Summer, foodified

So, its come to this. I’m making up words now. My college writing professor would either be ashamed or delighted, depending on her mood. But if anything is worth butchering the English language for, its this meal.

Jamie Oliver has wormed his adorably-mop-headed British way into my heart as a chef who really knows his way around good, simple, honest food. J bought me “Jamie at Home”, the companion book to his show of the same name, for Christmas last year, and although we’ve only tried a few of the recipes they’ve all been winners. (The “Hot and Sour Rhubarb and Crispy Pork with Noodles” on page 58 is a particular hit, but that’s a post for another day.) But so far, my absolute favorite recipe from the book is his “Incredible Smashed Peas and Fava Beans on Toast” from page 156, and it was the star of this supremely summer meal.

Jamie Oliver's Smashed Peas & Favas on Toast; cool and creamy Vichyssoise

The ultimate summer dinner: Jamie Oliver's Smashed Peas & Favas on Toast, served with a cool and creamy Vichyssoise

There’s very few things quite as delicious as a bowl of homemade soup and some crusty bread, and our hot-weather take on this common pairing consisted of smooth and creamy vichyssoise and Jamie’s fava and pea crostini. Cool, fresh, light, and beautifully green, this meal was both satisfying and refreshing on a muggy August evening.

I made the vichyssoise based on this recipe from Epicurious, and made it the day before we intended to eat it so that it could chill and the flavors blend thoroughly. I made some changes to make it a bit healthier, and to account for the fact that I’d only bought one leek (oops!). I sauteed the white and light green parts of the leek as per the recipe, but reserved the tough dark green tops to infuse the broth later and inject more leeky flavor into the soup. I also added an equal amount of white onion to ramp up the oniony sharpness and better balance the starchy weight of the potatoes. I used a good amount of white pepper instead of black for an earthier kick, and used non-fat Greek yogurt in place of the milk and cream which gave the soup a delicious, though probably non-traditional, tang. I also had to skip the chives because I didn’t have any, but I don’t think that the soup suffered much for it.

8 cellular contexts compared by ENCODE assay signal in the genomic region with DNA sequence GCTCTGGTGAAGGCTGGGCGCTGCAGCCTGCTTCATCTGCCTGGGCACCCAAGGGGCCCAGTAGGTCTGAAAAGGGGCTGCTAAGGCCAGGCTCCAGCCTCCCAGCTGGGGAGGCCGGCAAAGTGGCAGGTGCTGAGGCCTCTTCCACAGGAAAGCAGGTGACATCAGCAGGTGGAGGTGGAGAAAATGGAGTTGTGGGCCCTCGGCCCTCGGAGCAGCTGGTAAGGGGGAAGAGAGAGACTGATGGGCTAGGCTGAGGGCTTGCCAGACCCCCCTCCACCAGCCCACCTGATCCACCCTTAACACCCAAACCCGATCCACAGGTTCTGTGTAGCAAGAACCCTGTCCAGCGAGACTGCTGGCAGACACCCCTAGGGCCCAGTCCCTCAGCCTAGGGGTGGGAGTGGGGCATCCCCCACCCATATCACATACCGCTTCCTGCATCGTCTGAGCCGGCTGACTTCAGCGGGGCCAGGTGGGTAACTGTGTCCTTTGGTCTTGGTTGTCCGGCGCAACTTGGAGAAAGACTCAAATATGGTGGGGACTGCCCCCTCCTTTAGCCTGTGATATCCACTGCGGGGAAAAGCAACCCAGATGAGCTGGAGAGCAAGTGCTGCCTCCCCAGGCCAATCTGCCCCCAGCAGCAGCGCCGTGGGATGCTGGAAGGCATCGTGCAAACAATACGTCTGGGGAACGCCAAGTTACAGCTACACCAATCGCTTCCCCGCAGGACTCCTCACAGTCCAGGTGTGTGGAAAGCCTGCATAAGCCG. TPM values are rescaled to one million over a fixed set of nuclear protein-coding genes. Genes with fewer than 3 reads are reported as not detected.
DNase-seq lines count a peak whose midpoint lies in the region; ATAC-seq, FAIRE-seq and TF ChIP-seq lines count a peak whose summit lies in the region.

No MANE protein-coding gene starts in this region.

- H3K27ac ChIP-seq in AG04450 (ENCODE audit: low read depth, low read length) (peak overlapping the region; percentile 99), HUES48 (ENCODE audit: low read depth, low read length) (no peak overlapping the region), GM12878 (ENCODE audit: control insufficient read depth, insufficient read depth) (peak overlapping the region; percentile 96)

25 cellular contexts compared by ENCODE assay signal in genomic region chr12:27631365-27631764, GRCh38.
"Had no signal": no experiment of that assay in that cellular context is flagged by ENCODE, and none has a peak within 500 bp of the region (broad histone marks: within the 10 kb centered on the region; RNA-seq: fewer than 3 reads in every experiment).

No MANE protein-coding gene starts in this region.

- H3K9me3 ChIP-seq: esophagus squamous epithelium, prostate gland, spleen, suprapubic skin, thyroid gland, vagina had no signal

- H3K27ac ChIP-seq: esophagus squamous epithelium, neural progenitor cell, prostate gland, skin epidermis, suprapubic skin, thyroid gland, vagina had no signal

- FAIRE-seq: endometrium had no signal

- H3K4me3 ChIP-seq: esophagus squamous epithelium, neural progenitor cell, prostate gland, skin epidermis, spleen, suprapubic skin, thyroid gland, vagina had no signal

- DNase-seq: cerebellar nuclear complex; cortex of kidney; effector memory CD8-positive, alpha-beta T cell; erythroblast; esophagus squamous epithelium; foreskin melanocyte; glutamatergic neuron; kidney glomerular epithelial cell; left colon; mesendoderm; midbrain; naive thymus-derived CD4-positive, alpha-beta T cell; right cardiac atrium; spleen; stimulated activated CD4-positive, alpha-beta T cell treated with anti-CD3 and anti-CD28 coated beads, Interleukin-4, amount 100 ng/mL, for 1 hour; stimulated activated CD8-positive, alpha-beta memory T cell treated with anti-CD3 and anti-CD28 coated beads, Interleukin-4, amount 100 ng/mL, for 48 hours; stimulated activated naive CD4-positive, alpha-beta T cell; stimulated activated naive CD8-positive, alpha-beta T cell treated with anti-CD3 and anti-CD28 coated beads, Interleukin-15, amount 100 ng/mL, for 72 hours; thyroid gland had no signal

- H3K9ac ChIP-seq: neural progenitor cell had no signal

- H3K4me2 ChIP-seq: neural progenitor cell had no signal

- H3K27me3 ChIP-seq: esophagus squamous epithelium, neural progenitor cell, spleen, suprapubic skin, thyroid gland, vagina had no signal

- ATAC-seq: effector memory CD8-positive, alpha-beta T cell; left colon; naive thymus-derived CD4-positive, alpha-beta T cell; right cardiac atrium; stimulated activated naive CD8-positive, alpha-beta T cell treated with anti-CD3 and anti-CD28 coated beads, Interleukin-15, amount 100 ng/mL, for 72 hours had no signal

This vichyssoise is surprisingly light while also being creamy, satisfying, and flavorful.

This vichyssoise is surprisingly light while also being creamy, satisfying, and flavorful.

The finished soup was cool, creamy, smooth and savory, with just a bit of heat tingling on the tip of the tongue. It could have used more leek, obviously, but its hard to imagine a better soup on a hot day. Except, perhaps, a simple cold tomato soup, but we’ve been over that already.

But really, I’d be lying if I didn’t say that the soup, as good as it was, paled in comparison to these simple, vibrant green toasts.

These rustic smashed peas and fava beans are now one of my favorite warm weather treats.

These rustic smashed peas and fava beans are now one of my favorite warm weather treats.

The base of the toasts were homemade English muffins (I’ll need to make these again so I can blog about them too – they’re shockingly easy and perfectly delicious!), split and toasted and brushed with extra virgin olive oil. Thick slices of fresh, lightly salted mozzarella topped the bread, followed by a tumble of fresh, peppery arugula dressed simply with EVOO, kosher salt and coarse cracked black pepper. Then the whole thing got topped off with a big spoonful of the fava and pea mash, made with the aforementioned beans (this really needs to be made with fresh peas and favas – their bright sweetness just sings here – but since I had neither and frankly didn’t feel like buying and then shelling enough of them to make this meal, I made do with frozen. It was still excellent.) coarsely pureed with lemon juice, EVOO, salt, black pepper, fresh mint, and a bit of parmesan.

Biting into one of these babies is a little taste of heaven. Sweet, verdant, peppery, and lightly creamy; the smooth mozzarella, tender but lightly textured mash, crisp greens and crunchy bread… I could eat this every day. Its got a little bit of everything, the perfect blending of flavors and textures. And despite its lightness, its surprisingly satisfying. A few of these would make a wonderful lunch all on their own. But paired with a bowl of vichyssoise and a glass of chilled, dry white wine, it was an excellent summer dinner, one I hope to repeat in the very near future.

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